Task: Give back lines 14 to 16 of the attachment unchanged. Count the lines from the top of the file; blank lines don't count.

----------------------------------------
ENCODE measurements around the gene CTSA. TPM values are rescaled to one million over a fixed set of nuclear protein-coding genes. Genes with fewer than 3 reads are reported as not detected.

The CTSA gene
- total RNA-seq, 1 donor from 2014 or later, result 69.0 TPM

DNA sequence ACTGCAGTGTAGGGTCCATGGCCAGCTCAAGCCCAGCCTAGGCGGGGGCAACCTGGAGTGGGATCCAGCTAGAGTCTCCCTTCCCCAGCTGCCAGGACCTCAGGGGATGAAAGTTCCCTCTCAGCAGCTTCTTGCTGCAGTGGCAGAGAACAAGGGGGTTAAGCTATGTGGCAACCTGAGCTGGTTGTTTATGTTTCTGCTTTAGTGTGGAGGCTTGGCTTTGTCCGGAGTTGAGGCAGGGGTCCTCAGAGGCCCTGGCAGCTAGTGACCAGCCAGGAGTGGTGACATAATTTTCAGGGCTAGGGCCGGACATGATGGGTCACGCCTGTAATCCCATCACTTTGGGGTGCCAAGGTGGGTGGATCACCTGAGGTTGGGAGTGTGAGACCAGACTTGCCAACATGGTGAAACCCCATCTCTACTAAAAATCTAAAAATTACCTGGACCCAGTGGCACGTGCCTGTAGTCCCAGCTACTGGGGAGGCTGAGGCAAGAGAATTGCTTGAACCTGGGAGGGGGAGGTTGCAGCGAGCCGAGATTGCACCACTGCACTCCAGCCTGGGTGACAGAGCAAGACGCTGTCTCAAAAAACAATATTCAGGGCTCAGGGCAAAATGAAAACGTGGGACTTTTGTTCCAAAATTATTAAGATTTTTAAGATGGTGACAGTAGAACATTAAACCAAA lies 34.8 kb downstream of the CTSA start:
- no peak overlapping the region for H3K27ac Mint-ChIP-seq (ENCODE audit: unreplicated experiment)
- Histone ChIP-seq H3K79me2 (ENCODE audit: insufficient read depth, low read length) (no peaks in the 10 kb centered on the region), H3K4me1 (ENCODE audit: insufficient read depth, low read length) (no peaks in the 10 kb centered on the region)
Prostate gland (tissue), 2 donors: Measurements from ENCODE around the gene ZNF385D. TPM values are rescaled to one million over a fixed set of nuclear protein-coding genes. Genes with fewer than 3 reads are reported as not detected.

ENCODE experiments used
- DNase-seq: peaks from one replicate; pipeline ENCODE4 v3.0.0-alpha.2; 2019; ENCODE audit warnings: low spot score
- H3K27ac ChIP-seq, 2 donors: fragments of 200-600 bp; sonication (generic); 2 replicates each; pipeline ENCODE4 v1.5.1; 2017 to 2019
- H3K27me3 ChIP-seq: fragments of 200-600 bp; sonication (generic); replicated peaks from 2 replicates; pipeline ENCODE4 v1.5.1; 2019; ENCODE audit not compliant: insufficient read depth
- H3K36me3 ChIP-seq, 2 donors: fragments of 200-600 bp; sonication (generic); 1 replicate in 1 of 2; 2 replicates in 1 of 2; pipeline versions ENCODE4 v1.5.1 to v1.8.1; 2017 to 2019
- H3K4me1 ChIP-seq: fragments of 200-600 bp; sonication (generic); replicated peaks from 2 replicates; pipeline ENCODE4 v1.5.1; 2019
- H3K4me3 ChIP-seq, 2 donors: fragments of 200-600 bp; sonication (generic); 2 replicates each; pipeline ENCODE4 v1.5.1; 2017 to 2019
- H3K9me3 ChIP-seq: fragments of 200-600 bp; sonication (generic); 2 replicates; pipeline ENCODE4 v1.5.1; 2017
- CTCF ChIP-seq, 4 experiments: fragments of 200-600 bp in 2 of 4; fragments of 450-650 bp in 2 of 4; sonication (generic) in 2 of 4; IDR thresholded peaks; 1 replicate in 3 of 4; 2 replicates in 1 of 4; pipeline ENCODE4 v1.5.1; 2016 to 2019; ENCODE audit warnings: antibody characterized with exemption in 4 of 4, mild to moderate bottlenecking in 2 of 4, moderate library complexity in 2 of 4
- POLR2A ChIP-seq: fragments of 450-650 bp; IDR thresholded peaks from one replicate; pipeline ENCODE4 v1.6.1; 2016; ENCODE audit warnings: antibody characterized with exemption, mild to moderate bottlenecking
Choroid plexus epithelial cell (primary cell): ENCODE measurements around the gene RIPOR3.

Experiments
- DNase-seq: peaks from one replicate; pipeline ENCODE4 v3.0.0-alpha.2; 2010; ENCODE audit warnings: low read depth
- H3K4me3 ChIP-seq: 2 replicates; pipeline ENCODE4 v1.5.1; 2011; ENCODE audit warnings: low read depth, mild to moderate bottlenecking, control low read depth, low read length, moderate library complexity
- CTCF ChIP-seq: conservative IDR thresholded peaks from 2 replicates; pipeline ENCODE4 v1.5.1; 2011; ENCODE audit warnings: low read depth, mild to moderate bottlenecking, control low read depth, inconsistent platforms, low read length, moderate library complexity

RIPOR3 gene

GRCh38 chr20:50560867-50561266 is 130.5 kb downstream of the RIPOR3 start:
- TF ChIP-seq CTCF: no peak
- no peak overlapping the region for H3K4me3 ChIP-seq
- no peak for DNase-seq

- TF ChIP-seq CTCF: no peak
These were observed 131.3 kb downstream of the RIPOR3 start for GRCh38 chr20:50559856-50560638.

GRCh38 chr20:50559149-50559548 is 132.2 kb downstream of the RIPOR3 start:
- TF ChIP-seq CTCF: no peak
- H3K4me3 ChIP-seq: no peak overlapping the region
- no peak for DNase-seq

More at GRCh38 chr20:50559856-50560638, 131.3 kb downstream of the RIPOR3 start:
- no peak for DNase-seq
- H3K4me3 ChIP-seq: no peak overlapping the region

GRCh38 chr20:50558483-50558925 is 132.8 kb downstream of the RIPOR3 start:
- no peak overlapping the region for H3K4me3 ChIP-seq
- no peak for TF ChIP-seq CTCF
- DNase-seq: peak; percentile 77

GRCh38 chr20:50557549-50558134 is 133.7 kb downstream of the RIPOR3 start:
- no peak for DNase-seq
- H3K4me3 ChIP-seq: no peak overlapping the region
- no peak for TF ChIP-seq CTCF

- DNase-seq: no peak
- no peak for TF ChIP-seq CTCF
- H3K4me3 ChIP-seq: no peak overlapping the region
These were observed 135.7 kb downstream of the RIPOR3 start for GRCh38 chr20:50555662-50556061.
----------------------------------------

- H3K4me3 ChIP-seq, 2 donors: fragments of 200-600 bp; sonication (generic); 2 replicates each; pipeline ENCODE4 v1.5.1; 2017 to 2019
- H3K9me3 ChIP-seq: fragments of 200-600 bp; sonication (generic); 2 replicates; pipeline ENCODE4 v1.5.1; 2017
- CTCF ChIP-seq, 4 experiments: fragments of 200-600 bp in 2 of 4; fragments of 450-650 bp in 2 of 4; sonication (generic) in 2 of 4; IDR thresholded peaks; 1 replicate in 3 of 4; 2 replicates in 1 of 4; pipeline ENCODE4 v1.5.1; 2016 to 2019; ENCODE audit warnings: antibody characterized with exemption in 4 of 4, mild to moderate bottlenecking in 2 of 4, moderate library complexity in 2 of 4